Performance Persistence Within International Style Boxes

Performance Persistence Within International Style Boxes by AlphaBetaWorks Insights

We earlier discussed how nominal returns and related investment performance metrics revert: Since portfolio performance primarily comes from systematic (factor) exposures, such simplistic metrics merely promote the high-risk portfolios during the bullish regimes and the low-risk portfolios during the bearish regimes. As regimes change, the leaders flip. We also showed that, when security selection returns are distilled with a robust factor model, performance persists within all U.S. equity Style Boxes. Prompted by reader interest, we now investigate performance persistence within International Style Boxes.

Measuring the Persistence of International Portfolio Returns

As in our earlier work on return persistence, we examine all Form 13F filings for the past 10 years. This survivorship-free portfolio database covers all institutions that exercised investment discretion over at least $100 million and yields approximately 3,600 international portfolios with sufficiently long histories, low turnover, and broad positions to be suitable for the study.

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We split the 10 years of history into two random 5-year samples and compared performance metrics of each portfolio over these two periods. The correlation between metrics over the sample periods measures the metrics’ persistence.

International Portfolios’ Performance Persistence

The Reversion of International Portfolios’ Nominal Returns

The following chart plots the rankings of each portfolio’s nominal returns during the two sample periods. The x-axis plots return percentile, or ranking, in the first sample period. The y-axis plots return percentile, or ranking, in the second sample period. The best-performing international portfolios of the first period have x-values near 100; the best-performing portfolios of the second period have y-values near 100:

13F Portfolios, International Positions: Correlation between the rankings of nominal returns for two historical samples

Whereas past performance of U.S. equity portfolios was a (negative) predictor of future results, there is no significant correlation between the two for international portfolios – best- and worst-performers tend to become average.

The Persistence of International Portfolios’ Security Selection Returns

Due to the domineering effects of Market and other systematic factors, top-performing managers during the bullish regimes are those that take the most risk, and top-performing managers during the bearish regimes are those that take the least risk. Since Market returns are approximately random, nominal returns do not persist. To eliminate this noise, the AlphaBetaWorks Performance Analytics Platform calculates each portfolio’s return from security selection net of factor effects. AlphaReturn is the return a manager would have generated if all factor returns had been flat.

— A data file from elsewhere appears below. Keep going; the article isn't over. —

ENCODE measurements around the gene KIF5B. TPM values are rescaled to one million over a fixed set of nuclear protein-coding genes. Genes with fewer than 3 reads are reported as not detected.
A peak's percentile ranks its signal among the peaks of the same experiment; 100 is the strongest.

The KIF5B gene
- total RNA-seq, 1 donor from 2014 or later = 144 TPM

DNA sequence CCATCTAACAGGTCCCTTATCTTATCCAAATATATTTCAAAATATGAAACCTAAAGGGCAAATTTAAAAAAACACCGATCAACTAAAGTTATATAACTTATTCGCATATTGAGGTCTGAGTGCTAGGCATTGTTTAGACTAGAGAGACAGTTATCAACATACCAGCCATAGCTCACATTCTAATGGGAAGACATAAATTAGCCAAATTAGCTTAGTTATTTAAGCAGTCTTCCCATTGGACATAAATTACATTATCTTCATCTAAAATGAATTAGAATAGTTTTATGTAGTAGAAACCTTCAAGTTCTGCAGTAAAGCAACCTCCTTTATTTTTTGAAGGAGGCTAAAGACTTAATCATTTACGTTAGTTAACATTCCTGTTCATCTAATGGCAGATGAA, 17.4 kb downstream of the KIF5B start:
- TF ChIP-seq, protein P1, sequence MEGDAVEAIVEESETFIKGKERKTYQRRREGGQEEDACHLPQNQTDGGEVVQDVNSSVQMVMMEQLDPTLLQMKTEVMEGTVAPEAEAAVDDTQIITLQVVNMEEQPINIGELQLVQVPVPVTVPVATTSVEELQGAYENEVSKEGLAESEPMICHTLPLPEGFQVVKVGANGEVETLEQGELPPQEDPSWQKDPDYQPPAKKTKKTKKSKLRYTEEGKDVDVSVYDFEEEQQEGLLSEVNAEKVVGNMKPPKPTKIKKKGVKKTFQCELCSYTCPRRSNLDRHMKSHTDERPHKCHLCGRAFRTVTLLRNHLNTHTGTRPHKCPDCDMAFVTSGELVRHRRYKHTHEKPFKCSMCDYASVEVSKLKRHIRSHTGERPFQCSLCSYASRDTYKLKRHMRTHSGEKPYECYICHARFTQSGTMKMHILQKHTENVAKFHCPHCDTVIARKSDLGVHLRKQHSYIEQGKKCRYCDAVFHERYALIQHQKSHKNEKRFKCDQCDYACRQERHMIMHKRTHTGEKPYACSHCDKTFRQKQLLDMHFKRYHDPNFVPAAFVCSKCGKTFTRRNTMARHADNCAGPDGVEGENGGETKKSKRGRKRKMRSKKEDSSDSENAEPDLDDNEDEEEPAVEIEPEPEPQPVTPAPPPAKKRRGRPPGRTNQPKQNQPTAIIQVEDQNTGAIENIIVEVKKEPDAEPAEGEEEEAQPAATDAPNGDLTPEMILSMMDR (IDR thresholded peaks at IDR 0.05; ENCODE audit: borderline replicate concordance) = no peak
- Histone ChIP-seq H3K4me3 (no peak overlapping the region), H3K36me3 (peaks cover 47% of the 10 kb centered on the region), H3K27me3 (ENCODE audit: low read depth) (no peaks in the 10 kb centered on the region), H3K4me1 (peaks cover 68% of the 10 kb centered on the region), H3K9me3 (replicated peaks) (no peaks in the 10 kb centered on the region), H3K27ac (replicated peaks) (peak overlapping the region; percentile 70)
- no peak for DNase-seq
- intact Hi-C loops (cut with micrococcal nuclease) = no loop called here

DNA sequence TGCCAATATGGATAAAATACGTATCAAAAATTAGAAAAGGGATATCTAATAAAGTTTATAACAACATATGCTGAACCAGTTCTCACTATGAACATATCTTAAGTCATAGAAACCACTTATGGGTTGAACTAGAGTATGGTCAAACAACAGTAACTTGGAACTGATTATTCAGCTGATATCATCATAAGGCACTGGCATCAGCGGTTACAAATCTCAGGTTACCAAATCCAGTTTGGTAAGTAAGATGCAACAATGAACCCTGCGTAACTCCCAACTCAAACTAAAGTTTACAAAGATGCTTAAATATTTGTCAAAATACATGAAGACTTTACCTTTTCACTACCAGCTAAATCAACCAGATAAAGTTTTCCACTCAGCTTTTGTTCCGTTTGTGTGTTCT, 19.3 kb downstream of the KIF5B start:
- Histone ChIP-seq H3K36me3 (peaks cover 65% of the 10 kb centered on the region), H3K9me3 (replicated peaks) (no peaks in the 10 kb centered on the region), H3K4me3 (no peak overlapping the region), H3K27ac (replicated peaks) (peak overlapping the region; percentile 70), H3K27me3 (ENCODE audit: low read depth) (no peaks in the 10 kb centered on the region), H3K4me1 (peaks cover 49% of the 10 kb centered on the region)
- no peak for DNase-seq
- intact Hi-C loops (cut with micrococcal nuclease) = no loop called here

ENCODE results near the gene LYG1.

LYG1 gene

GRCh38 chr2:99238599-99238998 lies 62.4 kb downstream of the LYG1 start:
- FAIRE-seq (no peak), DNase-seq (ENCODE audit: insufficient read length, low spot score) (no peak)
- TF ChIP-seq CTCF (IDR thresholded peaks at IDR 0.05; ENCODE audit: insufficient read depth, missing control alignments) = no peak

International portfolios with above-average AlphaReturns in one period are likely to maintain them in the other. In the following chart, this relationship is represented by the concentration of portfolios in the bottom left (laggards that remained laggards) and top right (leaders that remained leaders):

Performance Persistence Within International Style Boxes

13F Portfolios, International Positions: Correlation between the rankings of AlphaReturns for two historical samples

This test of persistence across two arbitrary 5-year samples is strict. Persistence of security selection skill is even higher over shorter periods.

Performance Persistence within International Style Boxes

Measures of investment style such as Size (portfolio market capitalization) and Value/Growth (portfolio valuation) are common approaches to grouping portfolios. Readers frequently ask whether the reversion of nominal returns and related metrics can be explained by Style Box membership. Perhaps we merely observed reversion in leadership that is eliminated by controlling for Style?

To test this, we compared performance persistence within each of the four popular Style Boxes.

International Large-Cap Value Portfolios’ Performance Persistence

The International Large-cap Value Style Box shows the highest persistence of long-term stock picking results, yet the relationship between nominal returns within it is still nearly random. Powerful performance analytics provide the biggest edge for this International Style Box:

Performance Persistence Within International Style Boxes

Large-Cap Value 13F Portfolios, International Positions: Correlation between the rankings of nominal returns AlphaReturns for two historical samples